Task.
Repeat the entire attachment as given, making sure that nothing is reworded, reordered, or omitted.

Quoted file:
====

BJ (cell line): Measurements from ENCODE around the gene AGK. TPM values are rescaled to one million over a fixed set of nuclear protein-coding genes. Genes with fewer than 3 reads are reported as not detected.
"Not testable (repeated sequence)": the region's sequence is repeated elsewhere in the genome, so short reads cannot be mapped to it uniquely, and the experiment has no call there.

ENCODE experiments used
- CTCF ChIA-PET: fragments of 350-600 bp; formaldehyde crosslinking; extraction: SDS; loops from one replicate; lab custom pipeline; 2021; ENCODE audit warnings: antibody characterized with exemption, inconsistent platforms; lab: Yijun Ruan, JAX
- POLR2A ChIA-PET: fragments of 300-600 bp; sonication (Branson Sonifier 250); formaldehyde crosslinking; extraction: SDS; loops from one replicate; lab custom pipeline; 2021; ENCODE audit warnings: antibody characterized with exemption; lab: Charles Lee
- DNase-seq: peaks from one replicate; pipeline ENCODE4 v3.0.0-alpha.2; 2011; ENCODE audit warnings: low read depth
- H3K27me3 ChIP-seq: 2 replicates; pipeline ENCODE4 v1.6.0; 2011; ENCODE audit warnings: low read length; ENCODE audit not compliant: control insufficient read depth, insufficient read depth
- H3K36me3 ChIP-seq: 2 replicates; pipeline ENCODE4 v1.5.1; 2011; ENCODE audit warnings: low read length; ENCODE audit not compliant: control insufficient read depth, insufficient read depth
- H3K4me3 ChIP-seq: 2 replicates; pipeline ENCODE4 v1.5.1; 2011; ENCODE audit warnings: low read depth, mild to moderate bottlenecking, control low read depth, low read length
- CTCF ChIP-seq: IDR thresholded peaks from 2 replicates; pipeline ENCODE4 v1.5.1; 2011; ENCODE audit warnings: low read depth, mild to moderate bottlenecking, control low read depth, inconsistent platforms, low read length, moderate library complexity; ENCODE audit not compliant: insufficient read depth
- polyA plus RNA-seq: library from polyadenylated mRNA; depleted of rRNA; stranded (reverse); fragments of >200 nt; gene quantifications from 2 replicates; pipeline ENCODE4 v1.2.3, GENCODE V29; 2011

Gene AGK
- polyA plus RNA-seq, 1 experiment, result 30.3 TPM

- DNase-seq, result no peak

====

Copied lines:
BJ (cell line): Measurements from ENCODE around the gene AGK. TPM values are rescaled to one million over a fixed set of nuclear protein-coding genes. Genes with fewer than 3 reads are reported as not detected.
"Not testable (repeated sequence)": the region's sequence is repeated elsewhere in the genome, so short reads cannot be mapped to it uniquely, and the experiment has no call there.

ENCODE experiments used
- CTCF ChIA-PET: fragments of 350-600 bp; formaldehyde crosslinking; extraction: SDS; loops from one replicate; lab custom pipeline; 2021; ENCODE audit warnings: antibody characterized with exemption, inconsistent platforms; lab: Yijun Ruan, JAX
- POLR2A ChIA-PET: fragments of 300-600 bp; sonication (Branson Sonifier 250); formaldehyde crosslinking; extraction: SDS; loops from one replicate; lab custom pipeline; 2021; ENCODE audit warnings: antibody characterized with exemption; lab: Charles Lee
- DNase-seq: peaks from one replicate; pipeline ENCODE4 v3.0.0-alpha.2; 2011; ENCODE audit warnings: low read depth
- H3K27me3 ChIP-seq: 2 replicates; pipeline ENCODE4 v1.6.0; 2011; ENCODE audit warnings: low read length; ENCODE audit not compliant: control insufficient read depth, insufficient read depth
- H3K36me3 ChIP-seq: 2 replicates; pipeline ENCODE4 v1.5.1; 2011; ENCODE audit warnings: low read length; ENCODE audit not compliant: control insufficient read depth, insufficient read depth
- H3K4me3 ChIP-seq: 2 replicates; pipeline ENCODE4 v1.5.1; 2011; ENCODE audit warnings: low read depth, mild to moderate bottlenecking, control low read depth, low read length
- CTCF ChIP-seq: IDR thresholded peaks from 2 replicates; pipeline ENCODE4 v1.5.1; 2011; ENCODE audit warnings: low read depth, mild to moderate bottlenecking, control low read depth, inconsistent platforms, low read length, moderate library complexity; ENCODE audit not compliant: insufficient read depth
- polyA plus RNA-seq: library from polyadenylated mRNA; depleted of rRNA; stranded (reverse); fragments of >200 nt; gene quantifications from 2 replicates; pipeline ENCODE4 v1.2.3, GENCODE V29; 2011

Gene AGK
- polyA plus RNA-seq, 1 experiment, result 30.3 TPM

- DNase-seq, result no peak